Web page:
2. Shinichi’s personal struggles:

Shinichi despises any kind of dishonesty or unfairness, but only knows how to deal with his resulting anger upon witnessing wrong-doing in one way: violence. He’s constantly picking fights and getting into trouble and has a bad reputation as a delinquent around town. As such, he frequently skips school and only has animals for friends. I initially had a hard time sympathizing with this kid, as he’s so distrustful that he seems to actively be looking for things to be mad about. He also doesn’t always wait for proof of his suspicions before resorting to punching. I honestly get why all the townsfolk seem to hate Shinichi – he’s frequently a jerk and is completely out of control. Eventually, one of his teachers, Mr. Baba, steps up and takes on a mentorship role with Shinichi, showing him the value of controlling his anger and teaching him Judo in order to both help him to learn discipline and to give him a more appropriate way of venting his frustrations. My favourite piece of advice that Mr. Baba gives Shinichi is: “We retreat when we must retreat and advance when we must advance. That’s how we humans can keep fighting without dropping dead.” I think this beautifully illustrates how counter-productive Shinichi’s reckless behaviour can be and how picking your battles can allow you to do more good in the long term. This portion of the manga actually got me excited about Shinichi’s potential to grow as a character, but the manga doesn’t really end up sticking the landing on that front and it’s debatable whether you could say that Shinichi has really learned anything at the end of the book.

3. Shinichi’s brother’s double life as a secret agent:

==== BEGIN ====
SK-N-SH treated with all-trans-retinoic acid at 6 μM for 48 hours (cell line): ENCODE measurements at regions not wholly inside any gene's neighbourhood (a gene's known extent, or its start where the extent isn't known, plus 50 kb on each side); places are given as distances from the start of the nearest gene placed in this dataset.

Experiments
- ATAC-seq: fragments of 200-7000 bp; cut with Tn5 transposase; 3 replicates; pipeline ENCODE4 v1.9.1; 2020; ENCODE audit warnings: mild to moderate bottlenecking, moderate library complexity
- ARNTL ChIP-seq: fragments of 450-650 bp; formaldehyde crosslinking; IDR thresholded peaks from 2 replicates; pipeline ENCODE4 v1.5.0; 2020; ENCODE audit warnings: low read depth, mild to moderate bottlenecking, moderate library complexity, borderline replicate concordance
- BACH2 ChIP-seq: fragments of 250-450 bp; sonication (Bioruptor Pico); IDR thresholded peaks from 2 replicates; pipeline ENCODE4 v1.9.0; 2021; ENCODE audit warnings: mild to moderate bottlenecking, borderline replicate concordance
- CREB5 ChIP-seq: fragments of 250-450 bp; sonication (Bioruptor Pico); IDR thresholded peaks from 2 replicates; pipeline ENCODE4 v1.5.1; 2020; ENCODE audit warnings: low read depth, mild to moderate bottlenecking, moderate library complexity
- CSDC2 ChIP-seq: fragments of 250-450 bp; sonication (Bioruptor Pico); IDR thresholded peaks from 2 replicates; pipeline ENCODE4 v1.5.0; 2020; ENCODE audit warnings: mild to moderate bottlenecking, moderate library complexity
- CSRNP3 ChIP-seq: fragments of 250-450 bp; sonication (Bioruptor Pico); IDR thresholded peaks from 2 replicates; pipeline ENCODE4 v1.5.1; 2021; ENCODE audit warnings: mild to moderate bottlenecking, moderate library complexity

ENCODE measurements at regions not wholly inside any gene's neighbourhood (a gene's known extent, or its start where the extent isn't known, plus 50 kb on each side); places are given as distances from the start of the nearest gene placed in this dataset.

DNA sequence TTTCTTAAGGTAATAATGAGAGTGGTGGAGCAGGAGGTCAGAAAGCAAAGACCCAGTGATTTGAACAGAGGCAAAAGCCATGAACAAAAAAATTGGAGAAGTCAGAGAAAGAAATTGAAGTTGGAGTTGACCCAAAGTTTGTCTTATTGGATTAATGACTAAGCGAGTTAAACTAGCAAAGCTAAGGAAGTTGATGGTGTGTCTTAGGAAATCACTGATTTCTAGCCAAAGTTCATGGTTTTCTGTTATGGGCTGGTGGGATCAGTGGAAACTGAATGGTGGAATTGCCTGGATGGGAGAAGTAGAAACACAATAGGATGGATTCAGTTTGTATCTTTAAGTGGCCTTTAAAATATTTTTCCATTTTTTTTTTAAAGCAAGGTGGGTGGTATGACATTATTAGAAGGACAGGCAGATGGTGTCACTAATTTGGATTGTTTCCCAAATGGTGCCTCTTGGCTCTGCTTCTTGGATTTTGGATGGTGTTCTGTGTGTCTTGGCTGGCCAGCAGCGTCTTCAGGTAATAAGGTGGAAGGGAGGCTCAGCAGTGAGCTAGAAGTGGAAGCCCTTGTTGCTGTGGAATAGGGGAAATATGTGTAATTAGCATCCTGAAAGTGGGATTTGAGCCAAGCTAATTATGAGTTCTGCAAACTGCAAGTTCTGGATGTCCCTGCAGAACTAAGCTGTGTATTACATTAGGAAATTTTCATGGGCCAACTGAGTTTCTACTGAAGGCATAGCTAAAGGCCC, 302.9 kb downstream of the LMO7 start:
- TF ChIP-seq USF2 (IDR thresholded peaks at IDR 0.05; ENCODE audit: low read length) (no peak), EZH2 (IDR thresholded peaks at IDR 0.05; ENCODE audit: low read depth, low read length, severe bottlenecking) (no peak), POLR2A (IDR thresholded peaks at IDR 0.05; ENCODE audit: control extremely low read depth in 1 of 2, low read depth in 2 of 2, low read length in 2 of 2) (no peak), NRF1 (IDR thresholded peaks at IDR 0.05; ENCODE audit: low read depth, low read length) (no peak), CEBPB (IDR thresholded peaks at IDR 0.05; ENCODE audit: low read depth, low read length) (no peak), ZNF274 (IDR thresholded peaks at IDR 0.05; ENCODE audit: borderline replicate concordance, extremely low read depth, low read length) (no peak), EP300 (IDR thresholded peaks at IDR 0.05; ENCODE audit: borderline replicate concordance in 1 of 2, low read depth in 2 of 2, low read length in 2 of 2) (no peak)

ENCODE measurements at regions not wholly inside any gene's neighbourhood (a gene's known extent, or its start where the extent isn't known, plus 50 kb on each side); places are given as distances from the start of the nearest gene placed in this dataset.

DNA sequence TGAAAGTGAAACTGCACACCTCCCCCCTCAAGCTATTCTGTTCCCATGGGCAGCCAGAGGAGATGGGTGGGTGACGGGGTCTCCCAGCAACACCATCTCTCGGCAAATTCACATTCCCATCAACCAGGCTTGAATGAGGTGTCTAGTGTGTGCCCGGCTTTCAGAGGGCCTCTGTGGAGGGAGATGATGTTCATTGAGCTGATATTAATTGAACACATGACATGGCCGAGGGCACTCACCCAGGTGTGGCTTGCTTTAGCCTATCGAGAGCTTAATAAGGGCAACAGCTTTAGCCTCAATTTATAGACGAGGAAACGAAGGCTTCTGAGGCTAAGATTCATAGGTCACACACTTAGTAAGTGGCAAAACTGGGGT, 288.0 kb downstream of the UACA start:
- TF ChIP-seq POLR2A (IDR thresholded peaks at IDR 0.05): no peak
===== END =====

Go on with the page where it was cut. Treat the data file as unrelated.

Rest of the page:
Shinichi’s older brother, Koichi, pretends to have an unsuccessful career as a manga artist, but he’s actually a super spy who works for a secret organization known as Phoenix. He’s dedicated to protecting the world from the nefarious schemes of the Country of A and the segments that focus on his adventures as a secret agent are, in my opinion, the best parts of the book. They’re pulpy action-adventure sequences full of gadgets, disguises and espionage, as Koichi and his team infiltrate an enemy strong hold and Koichi tries to alternately outwit or outfight his nemesis, the dastardly Captain Lamp. Koichi is kind of a badass and his adventures were exciting and fun. I also liked his sassy partner, Elize, who unfortunately wasn’t utilized as much or as well as she could have been, but who did get a couple of cool moments, which I enjoyed. While the spy storyline initially seemed completely disconnected from what was going on with Shinichi and the Wonder 3, everything comes together when the Country of A get their hands on the antiproton bomb – which Pukko had attempted to hide in a mountain range – and it becomes a race to retrieve the bomb before the Country of A can use it to threaten their way to world domination.